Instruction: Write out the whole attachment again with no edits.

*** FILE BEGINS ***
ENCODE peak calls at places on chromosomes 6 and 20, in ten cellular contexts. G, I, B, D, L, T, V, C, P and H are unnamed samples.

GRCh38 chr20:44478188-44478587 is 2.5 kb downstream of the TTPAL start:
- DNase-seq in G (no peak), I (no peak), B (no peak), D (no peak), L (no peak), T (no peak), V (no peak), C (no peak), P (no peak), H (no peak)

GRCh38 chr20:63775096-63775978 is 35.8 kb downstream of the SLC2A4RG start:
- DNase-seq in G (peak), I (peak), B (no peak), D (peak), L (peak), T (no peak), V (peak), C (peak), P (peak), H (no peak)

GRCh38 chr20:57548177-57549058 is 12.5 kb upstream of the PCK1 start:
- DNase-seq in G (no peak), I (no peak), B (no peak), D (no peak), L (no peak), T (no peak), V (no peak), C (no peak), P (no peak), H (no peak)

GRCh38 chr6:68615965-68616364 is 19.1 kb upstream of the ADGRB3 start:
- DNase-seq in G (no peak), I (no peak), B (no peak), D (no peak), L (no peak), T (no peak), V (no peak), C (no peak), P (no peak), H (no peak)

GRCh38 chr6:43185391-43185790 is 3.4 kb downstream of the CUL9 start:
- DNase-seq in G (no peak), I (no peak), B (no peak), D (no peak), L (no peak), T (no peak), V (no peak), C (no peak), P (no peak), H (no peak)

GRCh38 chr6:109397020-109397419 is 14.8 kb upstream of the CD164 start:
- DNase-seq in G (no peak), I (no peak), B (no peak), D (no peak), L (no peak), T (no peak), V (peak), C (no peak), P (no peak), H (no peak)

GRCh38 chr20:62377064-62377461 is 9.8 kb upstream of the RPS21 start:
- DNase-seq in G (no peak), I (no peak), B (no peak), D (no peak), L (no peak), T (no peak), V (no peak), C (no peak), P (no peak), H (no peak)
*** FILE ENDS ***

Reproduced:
ENCODE peak calls at places on chromosomes 6 and 20, in ten cellular contexts. G, I, B, D, L, T, V, C, P and H are unnamed samples.

GRCh38 chr20:44478188-44478587 is 2.5 kb downstream of the TTPAL start:
- DNase-seq in G (no peak), I (no peak), B (no peak), D (no peak), L (no peak), T (no peak), V (no peak), C (no peak), P (no peak), H (no peak)

GRCh38 chr20:63775096-63775978 is 35.8 kb downstream of the SLC2A4RG start:
- DNase-seq in G (peak), I (peak), B (no peak), D (peak), L (peak), T (no peak), V (peak), C (peak), P (peak), H (no peak)

GRCh38 chr20:57548177-57549058 is 12.5 kb upstream of the PCK1 start:
- DNase-seq in G (no peak), I (no peak), B (no peak), D (no peak), L (no peak), T (no peak), V (no peak), C (no peak), P (no peak), H (no peak)

GRCh38 chr6:68615965-68616364 is 19.1 kb upstream of the ADGRB3 start:
- DNase-seq in G (no peak), I (no peak), B (no peak), D (no peak), L (no peak), T (no peak), V (no peak), C (no peak), P (no peak), H (no peak)

GRCh38 chr6:43185391-43185790 is 3.4 kb downstream of the CUL9 start:
- DNase-seq in G (no peak), I (no peak), B (no peak), D (no peak), L (no peak), T (no peak), V (no peak), C (no peak), P (no peak), H (no peak)

GRCh38 chr6:109397020-109397419 is 14.8 kb upstream of the CD164 start:
- DNase-seq in G (no peak), I (no peak), B (no peak), D (no peak), L (no peak), T (no peak), V (peak), C (no peak), P (no peak), H (no peak)

GRCh38 chr20:62377064-62377461 is 9.8 kb upstream of the RPS21 start:
- DNase-seq in G (no peak), I (no peak), B (no peak), D (no peak), L (no peak), T (no peak), V (no peak), C (no peak), P (no peak), H (no peak)